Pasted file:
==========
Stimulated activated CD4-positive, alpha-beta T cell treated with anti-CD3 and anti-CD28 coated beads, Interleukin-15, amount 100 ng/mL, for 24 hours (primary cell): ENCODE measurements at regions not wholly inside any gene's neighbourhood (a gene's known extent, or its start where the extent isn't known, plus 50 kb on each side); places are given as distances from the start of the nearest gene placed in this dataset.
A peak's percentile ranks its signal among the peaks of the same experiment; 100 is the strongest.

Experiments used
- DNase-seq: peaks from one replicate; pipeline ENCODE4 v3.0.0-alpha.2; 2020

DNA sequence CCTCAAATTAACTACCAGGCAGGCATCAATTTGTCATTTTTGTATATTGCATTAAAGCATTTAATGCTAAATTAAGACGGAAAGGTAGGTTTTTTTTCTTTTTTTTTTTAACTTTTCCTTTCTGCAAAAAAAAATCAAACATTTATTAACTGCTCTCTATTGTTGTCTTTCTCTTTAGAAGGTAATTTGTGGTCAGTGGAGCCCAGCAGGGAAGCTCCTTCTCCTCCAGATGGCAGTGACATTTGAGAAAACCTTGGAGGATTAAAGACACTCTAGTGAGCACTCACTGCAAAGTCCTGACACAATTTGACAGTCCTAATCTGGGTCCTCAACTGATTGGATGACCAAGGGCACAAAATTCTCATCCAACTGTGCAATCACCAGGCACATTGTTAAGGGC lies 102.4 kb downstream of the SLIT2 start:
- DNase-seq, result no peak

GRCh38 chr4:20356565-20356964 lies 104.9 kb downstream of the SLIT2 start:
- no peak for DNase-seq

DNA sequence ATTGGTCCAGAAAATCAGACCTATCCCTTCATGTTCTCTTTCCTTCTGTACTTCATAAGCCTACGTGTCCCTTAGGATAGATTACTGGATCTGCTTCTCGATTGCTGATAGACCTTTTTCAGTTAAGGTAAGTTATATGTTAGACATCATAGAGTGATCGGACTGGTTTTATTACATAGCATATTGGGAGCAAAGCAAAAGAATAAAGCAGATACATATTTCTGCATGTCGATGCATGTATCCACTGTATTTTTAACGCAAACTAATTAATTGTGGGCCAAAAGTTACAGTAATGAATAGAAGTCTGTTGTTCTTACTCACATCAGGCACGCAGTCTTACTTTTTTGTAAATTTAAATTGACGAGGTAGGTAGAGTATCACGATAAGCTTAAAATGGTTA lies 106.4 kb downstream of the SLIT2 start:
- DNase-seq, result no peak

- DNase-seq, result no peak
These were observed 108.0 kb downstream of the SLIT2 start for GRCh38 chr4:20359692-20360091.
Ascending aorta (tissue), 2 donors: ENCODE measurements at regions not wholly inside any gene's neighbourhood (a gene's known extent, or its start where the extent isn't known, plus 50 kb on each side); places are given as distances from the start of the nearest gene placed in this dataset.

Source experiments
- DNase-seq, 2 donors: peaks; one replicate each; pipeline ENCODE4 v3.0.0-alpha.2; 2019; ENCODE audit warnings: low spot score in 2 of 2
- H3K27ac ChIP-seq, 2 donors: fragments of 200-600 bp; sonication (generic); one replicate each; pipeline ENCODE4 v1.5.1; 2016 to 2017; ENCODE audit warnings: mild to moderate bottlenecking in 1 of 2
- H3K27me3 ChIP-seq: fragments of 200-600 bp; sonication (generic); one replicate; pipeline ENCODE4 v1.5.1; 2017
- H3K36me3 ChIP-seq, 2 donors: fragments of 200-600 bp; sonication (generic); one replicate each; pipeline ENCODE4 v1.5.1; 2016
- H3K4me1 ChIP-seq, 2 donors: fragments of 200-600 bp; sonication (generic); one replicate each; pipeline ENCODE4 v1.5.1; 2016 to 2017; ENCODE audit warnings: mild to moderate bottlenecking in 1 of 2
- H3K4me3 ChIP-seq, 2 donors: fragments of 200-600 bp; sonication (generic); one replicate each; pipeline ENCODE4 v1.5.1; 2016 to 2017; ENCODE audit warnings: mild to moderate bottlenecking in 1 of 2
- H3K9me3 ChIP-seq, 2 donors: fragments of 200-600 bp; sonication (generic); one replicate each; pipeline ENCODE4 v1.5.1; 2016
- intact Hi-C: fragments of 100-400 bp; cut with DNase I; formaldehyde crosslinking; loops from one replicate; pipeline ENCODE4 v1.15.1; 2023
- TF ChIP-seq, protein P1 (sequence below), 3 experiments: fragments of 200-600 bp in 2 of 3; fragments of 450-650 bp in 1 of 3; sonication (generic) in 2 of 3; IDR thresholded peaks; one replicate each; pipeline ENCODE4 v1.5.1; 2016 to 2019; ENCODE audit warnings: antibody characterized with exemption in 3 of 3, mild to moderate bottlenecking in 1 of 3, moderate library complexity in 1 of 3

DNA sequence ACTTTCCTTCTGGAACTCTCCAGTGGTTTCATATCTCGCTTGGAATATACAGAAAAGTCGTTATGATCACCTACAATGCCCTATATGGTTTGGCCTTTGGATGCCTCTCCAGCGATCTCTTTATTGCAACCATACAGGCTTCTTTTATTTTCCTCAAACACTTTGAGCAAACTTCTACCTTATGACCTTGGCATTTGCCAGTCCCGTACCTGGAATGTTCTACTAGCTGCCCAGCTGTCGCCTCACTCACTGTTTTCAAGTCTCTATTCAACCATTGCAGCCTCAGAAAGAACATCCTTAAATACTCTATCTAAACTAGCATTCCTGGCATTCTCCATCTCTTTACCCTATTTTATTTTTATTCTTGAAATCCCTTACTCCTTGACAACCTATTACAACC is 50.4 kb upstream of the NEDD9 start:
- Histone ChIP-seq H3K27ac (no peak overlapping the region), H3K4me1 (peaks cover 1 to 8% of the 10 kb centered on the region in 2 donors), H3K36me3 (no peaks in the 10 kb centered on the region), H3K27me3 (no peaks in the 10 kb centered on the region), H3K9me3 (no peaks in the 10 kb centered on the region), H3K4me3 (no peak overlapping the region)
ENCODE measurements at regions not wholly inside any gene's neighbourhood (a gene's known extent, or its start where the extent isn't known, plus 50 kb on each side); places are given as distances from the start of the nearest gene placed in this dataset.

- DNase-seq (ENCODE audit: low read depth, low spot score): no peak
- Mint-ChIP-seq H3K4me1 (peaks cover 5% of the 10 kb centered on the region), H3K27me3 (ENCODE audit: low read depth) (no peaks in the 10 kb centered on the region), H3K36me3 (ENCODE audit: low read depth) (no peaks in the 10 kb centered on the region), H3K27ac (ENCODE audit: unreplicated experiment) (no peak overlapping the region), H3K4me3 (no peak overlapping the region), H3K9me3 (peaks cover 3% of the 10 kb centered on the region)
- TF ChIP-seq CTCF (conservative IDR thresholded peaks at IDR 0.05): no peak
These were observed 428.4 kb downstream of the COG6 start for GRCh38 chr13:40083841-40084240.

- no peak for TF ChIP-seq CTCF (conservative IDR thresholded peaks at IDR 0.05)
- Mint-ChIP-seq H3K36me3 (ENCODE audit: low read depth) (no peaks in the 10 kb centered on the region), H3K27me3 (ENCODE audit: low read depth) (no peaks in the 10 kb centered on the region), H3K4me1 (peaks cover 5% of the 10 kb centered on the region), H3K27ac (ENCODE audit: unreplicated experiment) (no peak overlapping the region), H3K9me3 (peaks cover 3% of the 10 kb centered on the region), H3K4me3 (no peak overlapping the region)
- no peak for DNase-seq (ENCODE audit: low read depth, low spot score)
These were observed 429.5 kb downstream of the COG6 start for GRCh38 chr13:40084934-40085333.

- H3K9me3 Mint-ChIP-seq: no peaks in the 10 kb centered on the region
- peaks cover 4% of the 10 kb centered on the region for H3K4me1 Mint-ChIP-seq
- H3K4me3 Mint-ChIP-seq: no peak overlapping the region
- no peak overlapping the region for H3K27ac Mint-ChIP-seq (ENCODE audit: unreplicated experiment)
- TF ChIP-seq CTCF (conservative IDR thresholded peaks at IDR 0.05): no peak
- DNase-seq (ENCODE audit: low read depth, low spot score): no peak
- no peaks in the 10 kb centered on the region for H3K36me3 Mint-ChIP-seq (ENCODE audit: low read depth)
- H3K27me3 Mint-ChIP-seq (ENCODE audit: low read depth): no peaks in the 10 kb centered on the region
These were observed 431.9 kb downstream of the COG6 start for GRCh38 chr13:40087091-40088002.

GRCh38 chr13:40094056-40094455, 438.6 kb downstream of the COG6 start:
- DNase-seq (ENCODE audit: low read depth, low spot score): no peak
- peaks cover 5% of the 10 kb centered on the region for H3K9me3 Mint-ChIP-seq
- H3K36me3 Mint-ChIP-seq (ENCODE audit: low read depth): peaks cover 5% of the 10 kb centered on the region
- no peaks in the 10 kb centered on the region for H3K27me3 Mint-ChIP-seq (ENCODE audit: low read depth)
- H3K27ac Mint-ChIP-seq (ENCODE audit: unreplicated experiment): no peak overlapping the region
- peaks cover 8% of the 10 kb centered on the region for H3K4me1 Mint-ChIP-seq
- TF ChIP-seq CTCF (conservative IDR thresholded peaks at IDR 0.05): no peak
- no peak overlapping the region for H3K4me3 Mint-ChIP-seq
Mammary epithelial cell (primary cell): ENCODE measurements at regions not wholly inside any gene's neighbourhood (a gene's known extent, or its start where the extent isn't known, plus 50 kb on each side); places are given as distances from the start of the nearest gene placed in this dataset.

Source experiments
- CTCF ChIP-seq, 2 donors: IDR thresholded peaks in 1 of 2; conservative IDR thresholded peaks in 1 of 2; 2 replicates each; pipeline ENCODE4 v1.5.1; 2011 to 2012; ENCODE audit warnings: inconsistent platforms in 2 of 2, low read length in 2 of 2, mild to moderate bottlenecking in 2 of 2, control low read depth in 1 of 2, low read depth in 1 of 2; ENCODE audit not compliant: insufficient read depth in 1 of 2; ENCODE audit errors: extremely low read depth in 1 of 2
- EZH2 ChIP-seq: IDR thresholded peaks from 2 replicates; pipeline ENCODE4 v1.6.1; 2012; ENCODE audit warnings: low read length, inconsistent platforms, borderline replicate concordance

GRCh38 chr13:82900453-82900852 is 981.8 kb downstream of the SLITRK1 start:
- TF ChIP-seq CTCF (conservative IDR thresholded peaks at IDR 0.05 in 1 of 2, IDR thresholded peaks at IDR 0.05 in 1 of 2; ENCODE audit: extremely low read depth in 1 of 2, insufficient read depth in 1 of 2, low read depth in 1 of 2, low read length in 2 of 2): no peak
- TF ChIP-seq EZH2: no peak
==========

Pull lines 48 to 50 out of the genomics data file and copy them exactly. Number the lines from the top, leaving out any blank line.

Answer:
- no peaks in the 10 kb centered on the region for H3K27me3 Mint-ChIP-seq (ENCODE audit: low read depth)
- H3K27ac Mint-ChIP-seq (ENCODE audit: unreplicated experiment): no peak overlapping the region
- peaks cover 8% of the 10 kb centered on the region for H3K4me1 Mint-ChIP-seq